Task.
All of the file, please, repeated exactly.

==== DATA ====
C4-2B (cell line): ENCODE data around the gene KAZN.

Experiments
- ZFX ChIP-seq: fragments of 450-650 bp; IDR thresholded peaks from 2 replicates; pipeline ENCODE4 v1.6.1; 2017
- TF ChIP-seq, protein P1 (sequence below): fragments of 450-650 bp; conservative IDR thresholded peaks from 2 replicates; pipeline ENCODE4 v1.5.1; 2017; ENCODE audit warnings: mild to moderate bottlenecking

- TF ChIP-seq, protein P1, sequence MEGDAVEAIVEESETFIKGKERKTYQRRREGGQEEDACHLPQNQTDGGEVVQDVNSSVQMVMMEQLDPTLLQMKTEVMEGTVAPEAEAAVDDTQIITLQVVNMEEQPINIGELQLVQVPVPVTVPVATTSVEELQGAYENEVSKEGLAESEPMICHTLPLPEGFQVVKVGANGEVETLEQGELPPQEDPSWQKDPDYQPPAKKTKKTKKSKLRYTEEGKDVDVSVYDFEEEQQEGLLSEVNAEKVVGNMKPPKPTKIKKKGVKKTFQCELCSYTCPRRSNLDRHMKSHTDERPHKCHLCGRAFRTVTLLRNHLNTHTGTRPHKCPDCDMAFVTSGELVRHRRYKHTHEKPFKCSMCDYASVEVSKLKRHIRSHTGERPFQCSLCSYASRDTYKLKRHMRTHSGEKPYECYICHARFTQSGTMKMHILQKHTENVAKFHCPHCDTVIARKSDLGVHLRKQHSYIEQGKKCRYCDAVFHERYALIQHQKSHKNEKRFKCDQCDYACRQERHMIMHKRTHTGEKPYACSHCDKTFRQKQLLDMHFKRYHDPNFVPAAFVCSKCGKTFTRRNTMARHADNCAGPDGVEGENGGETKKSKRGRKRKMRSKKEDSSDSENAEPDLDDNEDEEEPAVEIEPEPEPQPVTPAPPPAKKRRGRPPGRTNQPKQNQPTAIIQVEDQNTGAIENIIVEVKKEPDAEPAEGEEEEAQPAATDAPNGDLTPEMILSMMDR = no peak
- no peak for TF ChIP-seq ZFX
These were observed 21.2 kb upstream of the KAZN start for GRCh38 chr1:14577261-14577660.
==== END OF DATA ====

C4-2B (cell line): ENCODE data around the gene KAZN.

Experiments
- ZFX ChIP-seq: fragments of 450-650 bp; IDR thresholded peaks from 2 replicates; pipeline ENCODE4 v1.6.1; 2017
- TF ChIP-seq, protein P1 (sequence below): fragments of 450-650 bp; conservative IDR thresholded peaks from 2 replicates; pipeline ENCODE4 v1.5.1; 2017; ENCODE audit warnings: mild to moderate bottlenecking

- TF ChIP-seq, protein P1, sequence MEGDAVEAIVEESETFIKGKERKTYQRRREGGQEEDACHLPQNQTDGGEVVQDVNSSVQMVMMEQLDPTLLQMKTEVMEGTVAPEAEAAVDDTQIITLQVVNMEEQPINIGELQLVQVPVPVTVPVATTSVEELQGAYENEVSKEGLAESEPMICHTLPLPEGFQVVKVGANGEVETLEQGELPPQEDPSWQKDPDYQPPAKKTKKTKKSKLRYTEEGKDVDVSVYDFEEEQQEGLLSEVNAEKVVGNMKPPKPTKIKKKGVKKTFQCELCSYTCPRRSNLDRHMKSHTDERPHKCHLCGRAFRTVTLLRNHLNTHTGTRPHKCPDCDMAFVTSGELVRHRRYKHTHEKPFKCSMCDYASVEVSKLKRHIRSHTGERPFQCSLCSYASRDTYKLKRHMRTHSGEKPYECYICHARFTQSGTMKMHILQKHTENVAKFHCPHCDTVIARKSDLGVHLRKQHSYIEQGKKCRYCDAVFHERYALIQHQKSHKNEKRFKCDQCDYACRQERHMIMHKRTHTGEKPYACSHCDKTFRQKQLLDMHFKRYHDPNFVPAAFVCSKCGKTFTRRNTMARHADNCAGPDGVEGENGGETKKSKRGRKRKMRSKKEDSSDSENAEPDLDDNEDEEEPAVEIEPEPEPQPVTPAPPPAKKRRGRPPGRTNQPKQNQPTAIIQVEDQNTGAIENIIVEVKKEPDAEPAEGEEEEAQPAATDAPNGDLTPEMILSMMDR = no peak
- no peak for TF ChIP-seq ZFX
These were observed 21.2 kb upstream of the KAZN start for GRCh38 chr1:14577261-14577660.